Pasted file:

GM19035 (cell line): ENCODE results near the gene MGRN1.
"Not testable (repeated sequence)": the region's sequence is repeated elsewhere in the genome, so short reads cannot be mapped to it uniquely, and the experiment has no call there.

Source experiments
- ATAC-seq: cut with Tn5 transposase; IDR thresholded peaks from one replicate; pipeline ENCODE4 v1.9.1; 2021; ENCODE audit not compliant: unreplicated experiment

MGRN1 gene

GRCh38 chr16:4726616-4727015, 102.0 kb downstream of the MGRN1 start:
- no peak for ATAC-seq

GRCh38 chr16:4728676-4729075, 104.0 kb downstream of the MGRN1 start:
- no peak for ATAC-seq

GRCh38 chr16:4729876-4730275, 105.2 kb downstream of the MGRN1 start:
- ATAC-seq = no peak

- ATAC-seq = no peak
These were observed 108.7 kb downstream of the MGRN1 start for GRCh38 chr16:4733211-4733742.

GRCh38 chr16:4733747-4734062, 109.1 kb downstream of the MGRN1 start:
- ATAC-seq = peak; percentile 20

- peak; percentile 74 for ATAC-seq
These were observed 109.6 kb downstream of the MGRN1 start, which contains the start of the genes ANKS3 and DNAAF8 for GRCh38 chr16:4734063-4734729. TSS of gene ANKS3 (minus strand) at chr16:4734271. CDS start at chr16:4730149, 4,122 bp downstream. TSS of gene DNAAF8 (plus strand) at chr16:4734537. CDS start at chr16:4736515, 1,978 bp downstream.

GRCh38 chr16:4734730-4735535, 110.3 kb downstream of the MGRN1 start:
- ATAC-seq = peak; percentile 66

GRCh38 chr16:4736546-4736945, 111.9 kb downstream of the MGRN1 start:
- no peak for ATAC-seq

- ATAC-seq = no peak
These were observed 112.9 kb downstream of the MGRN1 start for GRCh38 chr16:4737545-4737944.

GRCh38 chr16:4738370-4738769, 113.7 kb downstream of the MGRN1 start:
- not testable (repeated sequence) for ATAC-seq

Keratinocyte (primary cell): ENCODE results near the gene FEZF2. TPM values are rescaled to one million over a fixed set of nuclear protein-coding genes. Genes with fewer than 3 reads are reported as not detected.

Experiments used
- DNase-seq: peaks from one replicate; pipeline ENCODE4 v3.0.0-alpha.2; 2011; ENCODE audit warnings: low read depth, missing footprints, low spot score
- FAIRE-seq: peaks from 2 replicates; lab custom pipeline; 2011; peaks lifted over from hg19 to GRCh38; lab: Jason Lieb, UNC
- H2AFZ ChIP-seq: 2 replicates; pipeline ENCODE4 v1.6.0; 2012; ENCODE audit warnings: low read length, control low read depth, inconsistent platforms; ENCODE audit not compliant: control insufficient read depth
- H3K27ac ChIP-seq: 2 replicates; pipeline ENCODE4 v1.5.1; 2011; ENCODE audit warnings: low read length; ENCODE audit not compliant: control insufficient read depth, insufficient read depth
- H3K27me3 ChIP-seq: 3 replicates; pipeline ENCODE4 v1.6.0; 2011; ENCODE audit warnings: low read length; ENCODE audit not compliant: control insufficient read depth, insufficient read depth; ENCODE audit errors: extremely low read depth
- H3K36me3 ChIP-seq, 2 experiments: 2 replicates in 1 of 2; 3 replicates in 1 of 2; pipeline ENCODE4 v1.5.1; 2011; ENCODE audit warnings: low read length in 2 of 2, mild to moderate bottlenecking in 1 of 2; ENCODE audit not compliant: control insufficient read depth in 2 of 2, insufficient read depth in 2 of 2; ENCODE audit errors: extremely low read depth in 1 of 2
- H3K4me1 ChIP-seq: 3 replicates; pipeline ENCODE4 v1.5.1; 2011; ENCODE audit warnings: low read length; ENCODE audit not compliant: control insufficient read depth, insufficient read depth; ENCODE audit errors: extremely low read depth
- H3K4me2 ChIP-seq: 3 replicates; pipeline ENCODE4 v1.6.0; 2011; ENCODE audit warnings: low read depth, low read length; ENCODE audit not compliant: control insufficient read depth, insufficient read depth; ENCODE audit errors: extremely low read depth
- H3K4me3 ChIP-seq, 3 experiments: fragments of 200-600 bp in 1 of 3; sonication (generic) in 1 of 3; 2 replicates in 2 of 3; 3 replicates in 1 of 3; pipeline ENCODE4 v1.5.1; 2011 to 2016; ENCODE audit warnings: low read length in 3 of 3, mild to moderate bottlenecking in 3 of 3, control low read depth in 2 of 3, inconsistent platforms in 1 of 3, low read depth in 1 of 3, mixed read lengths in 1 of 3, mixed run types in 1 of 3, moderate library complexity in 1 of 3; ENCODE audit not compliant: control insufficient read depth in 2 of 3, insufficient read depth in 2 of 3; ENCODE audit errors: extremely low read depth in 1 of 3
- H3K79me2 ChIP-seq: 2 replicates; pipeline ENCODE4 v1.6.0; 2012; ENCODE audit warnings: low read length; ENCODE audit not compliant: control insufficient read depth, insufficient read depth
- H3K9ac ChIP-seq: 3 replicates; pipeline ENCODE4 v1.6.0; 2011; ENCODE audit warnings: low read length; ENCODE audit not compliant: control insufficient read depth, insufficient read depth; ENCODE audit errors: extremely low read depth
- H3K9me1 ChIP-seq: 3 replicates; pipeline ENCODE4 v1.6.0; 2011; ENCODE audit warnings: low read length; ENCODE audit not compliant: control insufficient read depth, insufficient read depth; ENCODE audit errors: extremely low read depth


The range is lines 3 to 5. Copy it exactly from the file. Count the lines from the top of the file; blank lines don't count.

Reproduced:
Source experiments
- ATAC-seq: cut with Tn5 transposase; IDR thresholded peaks from one replicate; pipeline ENCODE4 v1.9.1; 2021; ENCODE audit not compliant: unreplicated experiment

MGRN1 gene